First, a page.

CLEARWATER –– After another year of growth, Pinellas County commissioners won't have to fight to pay for critical needs in the 2017-2018 budget.
Higher property values brought in an additional $77 million over the prior year. But that won't lead to a spending frenzy.
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Officials plan to watch spending because the Legislature is putting a constitutional amendment on the 2018 ballot. If passed, the legislation would add a $25,000 homestead exemption on properties valued at more than $100,000.
Florida's counties would lose millions in property tax revenue.
But County Administrator Mark Woodard isn't looking too far into the future yet.
"It's always important to look to the past and look to what has been accomplished in the current year," he said about the proposed budget for the next fiscal year.
He presented the nearly $2.3 billion proposed spending plan to the board on Tuesday. The next fiscal year starts Oct. 1. Commissioners will vote on the proposal in September. Here are some highlights:
No tax rate hike
The budget does not include a proposal to raise the general fund or unincorporated area tax rates.
The property tax rate, which is paid by property owners countywide, would remain at $5.30 per $1,000 in assessed taxable property value. That equates to $527.55 for an average homeowner whose property is valued at $100,000 with exemptions included.
The unincorporated area property tax rate, paid by owners whose property is not in one of the county's 26 cities, would remain at $2.09 per $1,000, adding $208.75 to the bill. That rate has not changed since 2008.
Pinellas has the lowest debt per capita among Florida's urban counties, Woodard said.
Raises for employees
For at least the third straight year, the budget includes 3 percent raises for full-time employees.
The pay increases for about 3,500 workers. Woodard said the goal is to keep the county competitive in the labor market.
The 2,100 employees under the county commission are similar to 1989 staffing levels.
Officials are setting aside $2 million to undertake a pay and classification study, which is expected to be completed in the next year.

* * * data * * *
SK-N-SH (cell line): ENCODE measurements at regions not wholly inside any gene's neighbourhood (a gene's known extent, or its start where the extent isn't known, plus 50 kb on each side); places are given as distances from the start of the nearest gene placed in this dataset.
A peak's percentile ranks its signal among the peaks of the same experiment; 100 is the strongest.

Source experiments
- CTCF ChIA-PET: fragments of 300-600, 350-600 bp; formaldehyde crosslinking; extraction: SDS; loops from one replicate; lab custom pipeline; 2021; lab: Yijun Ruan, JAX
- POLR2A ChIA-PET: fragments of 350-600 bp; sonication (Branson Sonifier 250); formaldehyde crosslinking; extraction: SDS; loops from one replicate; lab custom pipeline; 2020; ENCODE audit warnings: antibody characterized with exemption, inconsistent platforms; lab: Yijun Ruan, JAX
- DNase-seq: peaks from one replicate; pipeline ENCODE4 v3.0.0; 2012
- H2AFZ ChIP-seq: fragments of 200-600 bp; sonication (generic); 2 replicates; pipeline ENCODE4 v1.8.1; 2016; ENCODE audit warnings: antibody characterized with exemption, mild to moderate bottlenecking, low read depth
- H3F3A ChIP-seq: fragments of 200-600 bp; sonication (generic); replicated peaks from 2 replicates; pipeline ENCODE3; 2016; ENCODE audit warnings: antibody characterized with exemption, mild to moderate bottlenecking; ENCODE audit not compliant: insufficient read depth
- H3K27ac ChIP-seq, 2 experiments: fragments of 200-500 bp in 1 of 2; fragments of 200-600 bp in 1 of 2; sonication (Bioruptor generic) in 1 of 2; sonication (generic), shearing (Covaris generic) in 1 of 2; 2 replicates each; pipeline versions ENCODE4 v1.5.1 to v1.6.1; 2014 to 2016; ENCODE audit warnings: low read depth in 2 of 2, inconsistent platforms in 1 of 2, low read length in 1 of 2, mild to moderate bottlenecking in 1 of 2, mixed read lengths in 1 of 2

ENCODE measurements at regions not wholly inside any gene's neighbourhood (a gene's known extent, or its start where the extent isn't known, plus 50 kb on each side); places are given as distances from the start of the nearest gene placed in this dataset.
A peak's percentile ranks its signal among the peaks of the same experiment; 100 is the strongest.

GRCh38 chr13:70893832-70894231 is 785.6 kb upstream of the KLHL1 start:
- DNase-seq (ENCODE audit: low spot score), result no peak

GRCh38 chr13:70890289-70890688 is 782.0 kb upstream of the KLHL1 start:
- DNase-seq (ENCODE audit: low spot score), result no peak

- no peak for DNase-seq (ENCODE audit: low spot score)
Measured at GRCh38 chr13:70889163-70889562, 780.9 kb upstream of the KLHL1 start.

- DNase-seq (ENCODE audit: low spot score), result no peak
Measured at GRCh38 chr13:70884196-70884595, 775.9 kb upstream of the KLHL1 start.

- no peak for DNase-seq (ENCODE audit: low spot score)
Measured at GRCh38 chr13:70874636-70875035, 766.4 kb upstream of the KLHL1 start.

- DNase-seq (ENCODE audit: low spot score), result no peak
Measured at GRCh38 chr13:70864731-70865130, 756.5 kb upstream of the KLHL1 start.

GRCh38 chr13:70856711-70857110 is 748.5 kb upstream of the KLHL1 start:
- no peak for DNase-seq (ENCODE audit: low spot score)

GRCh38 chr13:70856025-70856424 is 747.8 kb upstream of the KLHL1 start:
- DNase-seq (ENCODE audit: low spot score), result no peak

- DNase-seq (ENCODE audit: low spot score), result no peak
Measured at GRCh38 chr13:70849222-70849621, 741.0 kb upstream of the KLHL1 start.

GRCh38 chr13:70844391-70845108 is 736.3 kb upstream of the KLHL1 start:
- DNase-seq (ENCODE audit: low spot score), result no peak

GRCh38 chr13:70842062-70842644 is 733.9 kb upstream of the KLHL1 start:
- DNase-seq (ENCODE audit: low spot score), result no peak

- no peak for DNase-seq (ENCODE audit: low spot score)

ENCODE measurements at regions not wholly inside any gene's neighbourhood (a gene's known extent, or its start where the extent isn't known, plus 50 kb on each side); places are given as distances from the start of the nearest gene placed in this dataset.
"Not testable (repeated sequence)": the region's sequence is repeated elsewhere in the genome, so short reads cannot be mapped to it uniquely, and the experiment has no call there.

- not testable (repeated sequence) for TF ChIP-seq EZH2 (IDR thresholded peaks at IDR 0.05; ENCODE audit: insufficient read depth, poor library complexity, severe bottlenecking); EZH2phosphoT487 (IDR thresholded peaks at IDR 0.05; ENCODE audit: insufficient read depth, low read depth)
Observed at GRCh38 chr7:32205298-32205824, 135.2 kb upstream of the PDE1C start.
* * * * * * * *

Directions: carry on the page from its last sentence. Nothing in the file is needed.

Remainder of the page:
Departments get more funding
The departments under the Pinellas County Commission will see a 4.2 percent increase, or nearly $60 million more in funding, from last year's budget. The departments account for 65 percent, or $1.5 billion, of the total budget.
Some services include the airport, solid waste, animal services, parks and public works.
So do constitutional offices
The five constitutional offices — the sheriff, clerk of the court, property appraiser, supervisor of elections and tax collector –– account for nearly 17 percent, or $365 million, of the total budget. Of that, the Pinellas County Sheriff's Office accounts for $289 million. The five offices have a total of 2,910 employees.
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Connecting with residents
Woodard pointed to a survey that found nine out of 10 Pinellas residents say they have a great deal to a fair amount of trust and confidence in their county government.
Staff will continue to use budget information sessions and social media platforms like Facebook, Twitter and the Next Door application, to interact with residents.
"We are closing the gap and moving the needle," Woodard said.
Reasons for optimism
Woodard highlighted a few other signs to show that the county is moving in the right direction:
The economic development department helped 21 business relocate or expand, he said, creating 1,300 news jobs and retaining another 300 jobs.
Bed tax dollars rose nearly $32 million over the prior year.
Contact Mark Puente at firstname.lastname@example.org or (727) 892-2996. Follow @MarkPuente